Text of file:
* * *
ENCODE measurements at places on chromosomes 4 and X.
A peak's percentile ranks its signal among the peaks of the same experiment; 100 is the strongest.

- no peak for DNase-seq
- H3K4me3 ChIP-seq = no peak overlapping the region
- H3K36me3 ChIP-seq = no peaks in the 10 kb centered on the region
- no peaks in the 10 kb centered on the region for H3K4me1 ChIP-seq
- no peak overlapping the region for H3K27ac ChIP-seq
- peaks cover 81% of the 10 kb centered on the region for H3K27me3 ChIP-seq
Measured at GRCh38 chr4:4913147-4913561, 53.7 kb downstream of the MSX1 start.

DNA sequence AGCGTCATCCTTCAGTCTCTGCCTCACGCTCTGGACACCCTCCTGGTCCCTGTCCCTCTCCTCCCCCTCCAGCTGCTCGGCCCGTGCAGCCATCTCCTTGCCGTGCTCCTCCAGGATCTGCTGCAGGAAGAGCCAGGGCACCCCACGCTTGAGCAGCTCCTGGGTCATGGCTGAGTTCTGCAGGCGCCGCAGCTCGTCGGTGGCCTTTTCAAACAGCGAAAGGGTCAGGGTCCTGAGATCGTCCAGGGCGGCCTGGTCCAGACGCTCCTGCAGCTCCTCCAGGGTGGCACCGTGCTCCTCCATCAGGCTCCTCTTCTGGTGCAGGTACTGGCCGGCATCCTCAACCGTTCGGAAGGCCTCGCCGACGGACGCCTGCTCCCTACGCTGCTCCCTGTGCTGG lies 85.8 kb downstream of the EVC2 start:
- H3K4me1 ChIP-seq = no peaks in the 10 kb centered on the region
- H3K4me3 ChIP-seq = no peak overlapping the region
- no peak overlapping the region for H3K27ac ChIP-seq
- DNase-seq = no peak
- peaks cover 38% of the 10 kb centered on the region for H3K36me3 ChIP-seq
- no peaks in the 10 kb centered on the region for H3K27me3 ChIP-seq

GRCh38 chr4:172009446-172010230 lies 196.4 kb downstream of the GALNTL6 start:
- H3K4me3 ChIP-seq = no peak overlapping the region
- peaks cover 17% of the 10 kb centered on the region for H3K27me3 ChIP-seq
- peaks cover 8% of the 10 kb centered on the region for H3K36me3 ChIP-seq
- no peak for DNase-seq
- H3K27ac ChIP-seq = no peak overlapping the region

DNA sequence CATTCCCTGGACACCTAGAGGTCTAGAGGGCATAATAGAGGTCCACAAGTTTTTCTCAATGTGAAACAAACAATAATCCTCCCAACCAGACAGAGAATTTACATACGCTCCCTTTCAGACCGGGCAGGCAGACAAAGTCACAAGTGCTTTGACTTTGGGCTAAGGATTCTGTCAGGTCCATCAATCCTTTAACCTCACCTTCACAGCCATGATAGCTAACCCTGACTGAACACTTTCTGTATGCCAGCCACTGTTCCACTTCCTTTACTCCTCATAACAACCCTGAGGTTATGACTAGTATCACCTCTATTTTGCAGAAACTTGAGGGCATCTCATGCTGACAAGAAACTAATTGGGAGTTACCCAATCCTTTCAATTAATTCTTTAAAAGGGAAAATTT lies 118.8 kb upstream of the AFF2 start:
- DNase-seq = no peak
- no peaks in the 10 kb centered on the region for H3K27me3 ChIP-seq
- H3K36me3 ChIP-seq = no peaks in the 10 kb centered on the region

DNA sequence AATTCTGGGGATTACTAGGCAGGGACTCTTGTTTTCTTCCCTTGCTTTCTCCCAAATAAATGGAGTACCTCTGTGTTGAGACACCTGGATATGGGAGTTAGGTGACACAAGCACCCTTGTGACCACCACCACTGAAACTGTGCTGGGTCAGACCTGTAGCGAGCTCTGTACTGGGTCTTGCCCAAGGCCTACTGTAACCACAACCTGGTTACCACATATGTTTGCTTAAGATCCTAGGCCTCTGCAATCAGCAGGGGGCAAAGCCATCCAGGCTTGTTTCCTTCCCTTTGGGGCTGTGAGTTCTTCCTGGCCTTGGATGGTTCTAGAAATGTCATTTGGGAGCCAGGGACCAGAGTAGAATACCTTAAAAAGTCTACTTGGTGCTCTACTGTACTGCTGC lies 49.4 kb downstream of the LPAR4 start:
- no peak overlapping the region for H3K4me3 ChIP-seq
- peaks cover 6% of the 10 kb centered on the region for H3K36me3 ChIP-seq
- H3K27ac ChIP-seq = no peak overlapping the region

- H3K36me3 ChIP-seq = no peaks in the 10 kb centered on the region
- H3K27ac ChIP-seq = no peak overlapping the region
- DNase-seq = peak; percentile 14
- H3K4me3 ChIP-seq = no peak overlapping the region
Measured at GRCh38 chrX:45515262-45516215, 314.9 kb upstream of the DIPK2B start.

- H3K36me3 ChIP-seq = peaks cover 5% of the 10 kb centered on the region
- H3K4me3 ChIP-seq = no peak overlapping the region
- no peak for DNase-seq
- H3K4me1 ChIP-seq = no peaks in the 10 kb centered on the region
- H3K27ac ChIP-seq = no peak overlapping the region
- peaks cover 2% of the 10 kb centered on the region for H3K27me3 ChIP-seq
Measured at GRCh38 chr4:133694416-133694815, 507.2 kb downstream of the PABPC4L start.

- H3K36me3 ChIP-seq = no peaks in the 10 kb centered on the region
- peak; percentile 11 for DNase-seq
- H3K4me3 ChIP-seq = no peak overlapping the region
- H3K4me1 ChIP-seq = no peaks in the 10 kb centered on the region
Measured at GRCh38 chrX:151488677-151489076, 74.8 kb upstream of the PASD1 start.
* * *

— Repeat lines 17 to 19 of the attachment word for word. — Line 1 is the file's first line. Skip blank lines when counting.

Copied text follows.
GRCh38 chr4:172009446-172010230 lies 196.4 kb downstream of the GALNTL6 start:
- H3K4me3 ChIP-seq = no peak overlapping the region
- peaks cover 17% of the 10 kb centered on the region for H3K27me3 ChIP-seq